By Lois Romano
Washington Post Staff Writer
Friday, April 24, 2009
Transportation Secretary Ray LaHood, a Republican former congressman from Illinois, has become President Obama's go-to guy when it comes to dealing with the opposition on Capitol Hill. But LaHood is the first to admit that winning Republicans over to the president's side is a hard slog.
"I haven't been too successful so far," he said in an interview this week. "On the . . . economic stimulus bill, we weren't able to get any." The Transportation Department received one of the largest pots of stimulus money -- $48 billion -- and LaHood is pushing money out the door faster than most agencies for roads and runways and mass transit. Last week, the president even stopped by to celebrate the approval of the 2,000th project.
LaHood, 63, supported Republican John McCain for president, and while he says the senator from Arizona was fine with his going to work for his opponent, LaHood's own grandson was rather perplexed.
Romano: Did President Obama tell you he wanted you to do some bipartisan outreach?
LaHood: He was looking for a Republican. . . . One of the things we talked about is the fact that I do have very good relationships in Congress.
Romano: We're fast approaching the 100-day mark in the Obama administration. What's going to be said about you?
LaHood: That I was able to really help the president to the extent that we had $48 billion in the economic stimulus plan. Every state in the country now is starting to receive some of that money. . . . You're going to see an enormous number of people working in good-paying jobs.
Romano: How many jobs?
LaHood: Over the life of this program, which is about 18 months, we believe 150,000 new jobs will be created.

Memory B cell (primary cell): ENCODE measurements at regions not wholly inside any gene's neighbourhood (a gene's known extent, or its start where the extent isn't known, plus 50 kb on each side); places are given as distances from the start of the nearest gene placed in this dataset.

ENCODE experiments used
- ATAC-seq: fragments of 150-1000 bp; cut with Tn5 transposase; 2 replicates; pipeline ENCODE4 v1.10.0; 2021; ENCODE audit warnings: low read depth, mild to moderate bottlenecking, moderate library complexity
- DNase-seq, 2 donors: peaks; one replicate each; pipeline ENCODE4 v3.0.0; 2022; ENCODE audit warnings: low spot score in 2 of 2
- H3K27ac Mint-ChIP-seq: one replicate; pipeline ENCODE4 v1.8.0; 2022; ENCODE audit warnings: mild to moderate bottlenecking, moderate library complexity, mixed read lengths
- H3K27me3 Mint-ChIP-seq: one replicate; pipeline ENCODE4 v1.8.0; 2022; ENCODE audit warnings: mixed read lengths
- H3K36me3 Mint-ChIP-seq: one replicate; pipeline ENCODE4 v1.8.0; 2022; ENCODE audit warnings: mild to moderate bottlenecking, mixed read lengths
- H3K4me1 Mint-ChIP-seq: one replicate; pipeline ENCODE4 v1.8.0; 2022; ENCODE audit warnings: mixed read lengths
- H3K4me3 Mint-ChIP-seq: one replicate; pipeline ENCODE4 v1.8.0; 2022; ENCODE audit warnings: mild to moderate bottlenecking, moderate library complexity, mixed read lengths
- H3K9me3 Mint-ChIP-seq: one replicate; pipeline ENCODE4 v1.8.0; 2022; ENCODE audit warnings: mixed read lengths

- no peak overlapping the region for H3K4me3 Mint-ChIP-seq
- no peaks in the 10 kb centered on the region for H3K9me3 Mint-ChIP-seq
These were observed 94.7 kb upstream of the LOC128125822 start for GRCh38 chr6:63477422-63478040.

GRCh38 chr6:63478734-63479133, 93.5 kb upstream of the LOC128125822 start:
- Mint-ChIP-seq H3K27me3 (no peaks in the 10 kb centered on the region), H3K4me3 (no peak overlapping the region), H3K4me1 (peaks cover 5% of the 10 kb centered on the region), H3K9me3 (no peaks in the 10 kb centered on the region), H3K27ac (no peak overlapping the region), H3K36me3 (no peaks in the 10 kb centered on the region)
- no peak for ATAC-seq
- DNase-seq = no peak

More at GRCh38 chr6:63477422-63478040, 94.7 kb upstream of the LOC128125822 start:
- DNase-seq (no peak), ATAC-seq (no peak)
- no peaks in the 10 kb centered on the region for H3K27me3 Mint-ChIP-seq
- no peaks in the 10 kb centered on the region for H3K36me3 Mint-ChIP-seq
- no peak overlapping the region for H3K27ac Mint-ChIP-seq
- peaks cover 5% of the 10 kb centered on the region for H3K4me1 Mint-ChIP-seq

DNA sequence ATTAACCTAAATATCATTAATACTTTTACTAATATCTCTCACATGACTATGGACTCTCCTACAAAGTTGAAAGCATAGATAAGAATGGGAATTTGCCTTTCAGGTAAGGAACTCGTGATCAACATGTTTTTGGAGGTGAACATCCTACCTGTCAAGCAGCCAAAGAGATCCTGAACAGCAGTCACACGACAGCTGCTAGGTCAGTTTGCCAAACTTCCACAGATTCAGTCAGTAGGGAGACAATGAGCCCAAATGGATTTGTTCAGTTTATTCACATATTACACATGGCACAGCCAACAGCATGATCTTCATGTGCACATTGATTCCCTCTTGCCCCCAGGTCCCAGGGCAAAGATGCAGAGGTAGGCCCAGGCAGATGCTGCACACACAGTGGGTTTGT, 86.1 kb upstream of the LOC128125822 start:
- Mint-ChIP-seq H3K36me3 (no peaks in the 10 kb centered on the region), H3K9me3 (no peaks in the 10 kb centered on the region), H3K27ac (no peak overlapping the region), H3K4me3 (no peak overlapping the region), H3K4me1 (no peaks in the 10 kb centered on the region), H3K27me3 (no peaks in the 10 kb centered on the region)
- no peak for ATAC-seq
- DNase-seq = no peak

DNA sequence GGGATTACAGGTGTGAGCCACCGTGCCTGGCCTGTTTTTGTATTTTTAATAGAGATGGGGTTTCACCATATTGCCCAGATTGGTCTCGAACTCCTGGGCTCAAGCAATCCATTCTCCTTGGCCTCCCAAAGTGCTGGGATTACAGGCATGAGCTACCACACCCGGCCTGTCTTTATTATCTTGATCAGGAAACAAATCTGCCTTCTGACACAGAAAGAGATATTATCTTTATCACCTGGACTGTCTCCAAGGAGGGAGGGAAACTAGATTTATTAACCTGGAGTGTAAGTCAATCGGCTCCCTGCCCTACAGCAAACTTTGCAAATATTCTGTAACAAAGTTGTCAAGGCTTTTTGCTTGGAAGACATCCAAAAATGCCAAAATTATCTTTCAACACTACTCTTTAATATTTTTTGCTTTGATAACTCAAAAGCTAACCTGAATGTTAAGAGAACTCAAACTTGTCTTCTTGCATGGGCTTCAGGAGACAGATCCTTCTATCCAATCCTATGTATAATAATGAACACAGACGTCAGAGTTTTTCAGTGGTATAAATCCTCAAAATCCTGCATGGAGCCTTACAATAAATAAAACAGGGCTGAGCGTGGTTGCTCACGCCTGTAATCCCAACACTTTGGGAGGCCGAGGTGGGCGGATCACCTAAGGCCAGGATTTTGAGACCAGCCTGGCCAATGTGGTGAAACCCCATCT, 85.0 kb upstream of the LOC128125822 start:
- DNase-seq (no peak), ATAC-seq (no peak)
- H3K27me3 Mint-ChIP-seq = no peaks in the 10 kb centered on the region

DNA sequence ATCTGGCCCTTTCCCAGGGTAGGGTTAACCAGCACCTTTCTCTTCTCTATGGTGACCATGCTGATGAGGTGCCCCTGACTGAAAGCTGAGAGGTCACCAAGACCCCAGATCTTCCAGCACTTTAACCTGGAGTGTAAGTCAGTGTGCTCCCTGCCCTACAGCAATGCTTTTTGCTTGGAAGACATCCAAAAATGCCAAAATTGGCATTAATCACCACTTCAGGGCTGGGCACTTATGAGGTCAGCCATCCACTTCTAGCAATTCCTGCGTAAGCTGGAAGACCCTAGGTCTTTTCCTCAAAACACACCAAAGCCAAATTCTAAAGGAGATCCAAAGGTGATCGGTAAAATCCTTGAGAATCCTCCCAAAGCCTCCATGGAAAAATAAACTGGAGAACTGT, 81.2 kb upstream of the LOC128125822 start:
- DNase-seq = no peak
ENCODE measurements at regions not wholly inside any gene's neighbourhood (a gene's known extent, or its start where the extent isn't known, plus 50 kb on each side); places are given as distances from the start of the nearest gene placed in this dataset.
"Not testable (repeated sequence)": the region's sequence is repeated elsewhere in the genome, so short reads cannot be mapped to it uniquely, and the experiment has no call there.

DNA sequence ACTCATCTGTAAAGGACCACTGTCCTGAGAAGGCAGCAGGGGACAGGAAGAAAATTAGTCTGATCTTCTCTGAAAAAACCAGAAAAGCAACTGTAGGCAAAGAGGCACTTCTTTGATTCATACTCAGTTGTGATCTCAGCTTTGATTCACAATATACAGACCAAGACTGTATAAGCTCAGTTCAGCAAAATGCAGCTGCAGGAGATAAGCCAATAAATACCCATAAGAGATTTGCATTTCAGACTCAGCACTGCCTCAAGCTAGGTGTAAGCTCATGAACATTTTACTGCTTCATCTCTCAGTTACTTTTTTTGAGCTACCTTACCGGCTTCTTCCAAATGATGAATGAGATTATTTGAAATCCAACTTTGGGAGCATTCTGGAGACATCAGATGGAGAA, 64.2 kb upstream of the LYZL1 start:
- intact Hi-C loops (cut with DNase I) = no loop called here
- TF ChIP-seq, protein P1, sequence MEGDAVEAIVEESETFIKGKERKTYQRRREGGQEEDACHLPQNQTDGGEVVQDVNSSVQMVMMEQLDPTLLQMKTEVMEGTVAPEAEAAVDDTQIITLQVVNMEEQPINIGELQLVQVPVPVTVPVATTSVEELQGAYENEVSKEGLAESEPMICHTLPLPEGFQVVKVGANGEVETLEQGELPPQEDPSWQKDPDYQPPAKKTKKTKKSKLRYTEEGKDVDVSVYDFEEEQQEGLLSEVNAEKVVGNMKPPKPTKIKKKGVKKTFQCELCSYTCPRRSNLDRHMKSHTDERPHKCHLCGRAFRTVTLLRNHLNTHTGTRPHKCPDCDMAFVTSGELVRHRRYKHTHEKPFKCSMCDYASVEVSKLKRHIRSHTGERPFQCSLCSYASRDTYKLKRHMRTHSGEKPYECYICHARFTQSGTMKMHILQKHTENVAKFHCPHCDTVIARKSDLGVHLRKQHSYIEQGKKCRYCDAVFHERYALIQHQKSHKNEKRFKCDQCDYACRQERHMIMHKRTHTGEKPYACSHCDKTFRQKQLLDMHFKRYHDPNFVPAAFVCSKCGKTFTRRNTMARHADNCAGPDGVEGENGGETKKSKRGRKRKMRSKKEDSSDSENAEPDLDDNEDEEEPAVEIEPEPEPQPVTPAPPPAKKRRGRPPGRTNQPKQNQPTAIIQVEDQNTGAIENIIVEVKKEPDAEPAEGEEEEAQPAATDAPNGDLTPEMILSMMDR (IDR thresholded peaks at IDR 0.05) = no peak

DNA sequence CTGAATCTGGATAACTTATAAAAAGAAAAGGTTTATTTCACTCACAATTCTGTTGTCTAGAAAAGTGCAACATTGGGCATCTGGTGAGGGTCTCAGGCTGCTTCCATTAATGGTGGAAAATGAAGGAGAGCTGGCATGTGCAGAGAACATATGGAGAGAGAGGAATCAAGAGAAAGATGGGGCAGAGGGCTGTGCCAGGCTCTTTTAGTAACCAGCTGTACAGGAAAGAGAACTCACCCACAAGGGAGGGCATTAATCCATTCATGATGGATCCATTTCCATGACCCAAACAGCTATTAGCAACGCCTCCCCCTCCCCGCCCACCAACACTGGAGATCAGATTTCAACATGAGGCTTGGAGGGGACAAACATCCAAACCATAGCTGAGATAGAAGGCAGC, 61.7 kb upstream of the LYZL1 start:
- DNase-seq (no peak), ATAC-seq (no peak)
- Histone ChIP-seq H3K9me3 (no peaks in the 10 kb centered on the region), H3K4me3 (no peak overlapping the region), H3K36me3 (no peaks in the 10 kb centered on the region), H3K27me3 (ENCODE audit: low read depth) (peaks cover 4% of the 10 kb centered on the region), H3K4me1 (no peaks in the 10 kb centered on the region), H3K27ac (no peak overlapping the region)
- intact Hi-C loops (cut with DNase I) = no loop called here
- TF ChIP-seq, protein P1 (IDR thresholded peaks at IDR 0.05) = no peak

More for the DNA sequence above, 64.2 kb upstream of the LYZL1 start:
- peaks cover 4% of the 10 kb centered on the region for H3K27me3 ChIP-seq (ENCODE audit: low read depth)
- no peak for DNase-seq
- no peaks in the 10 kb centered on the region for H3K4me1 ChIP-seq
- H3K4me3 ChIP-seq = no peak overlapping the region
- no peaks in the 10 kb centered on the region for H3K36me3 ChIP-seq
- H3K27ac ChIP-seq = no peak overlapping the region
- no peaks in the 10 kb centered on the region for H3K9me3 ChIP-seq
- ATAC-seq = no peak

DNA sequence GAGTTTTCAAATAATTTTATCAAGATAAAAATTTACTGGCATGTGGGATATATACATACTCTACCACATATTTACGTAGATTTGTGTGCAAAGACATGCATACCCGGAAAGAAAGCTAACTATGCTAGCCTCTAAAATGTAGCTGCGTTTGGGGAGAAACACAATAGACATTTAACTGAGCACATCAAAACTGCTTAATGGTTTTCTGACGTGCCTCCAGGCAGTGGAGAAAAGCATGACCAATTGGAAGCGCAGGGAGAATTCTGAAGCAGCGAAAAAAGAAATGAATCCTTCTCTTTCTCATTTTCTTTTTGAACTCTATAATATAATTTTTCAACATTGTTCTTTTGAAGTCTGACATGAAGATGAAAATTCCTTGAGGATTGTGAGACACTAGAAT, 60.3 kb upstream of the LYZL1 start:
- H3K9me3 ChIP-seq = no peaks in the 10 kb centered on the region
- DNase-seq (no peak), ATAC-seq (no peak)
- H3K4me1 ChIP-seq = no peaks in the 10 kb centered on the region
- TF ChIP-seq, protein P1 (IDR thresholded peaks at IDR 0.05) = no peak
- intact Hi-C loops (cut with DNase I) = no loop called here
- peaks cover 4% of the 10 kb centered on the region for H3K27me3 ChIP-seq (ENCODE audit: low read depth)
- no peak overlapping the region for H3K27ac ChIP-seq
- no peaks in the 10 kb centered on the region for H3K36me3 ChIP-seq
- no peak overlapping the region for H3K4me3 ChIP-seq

Romano: You've come into this job at a time when [the Federal Aviation Administration] has low morale, outdated equipment, union issues. Where do you start?
LaHood: Our two priorities . . . [are to] get a contract between the FAA controllers and the administration, a contract that will satisfy what the controllers believe are pay issues and workplace issues, and we think we'll -- we'll get to that very quickly, and then really get the next-generation technology.
Romano: You've taken a gas tax off the table?
LaHood: There will be no raising the gas tax under this administration, particularly because of the rough shape that our economy is in, and with so many people out of work, it's very difficult to be talking to people about raising the gas tax.
Romano: Rahm Emanuel sought your advice before when he was offered the chief-of-staff job -- what did you tell him?
LaHood: Rahm was in a very good position before he became chief of staff. He was on a track . . . and one of the most respected members of the House. . . . For him to leave that kind of a position -- the chief-of-staff job is almost as tough a job as being president. . . . I just, you know, wanted to test him out a little bit to make sure he knew what he was really thinking.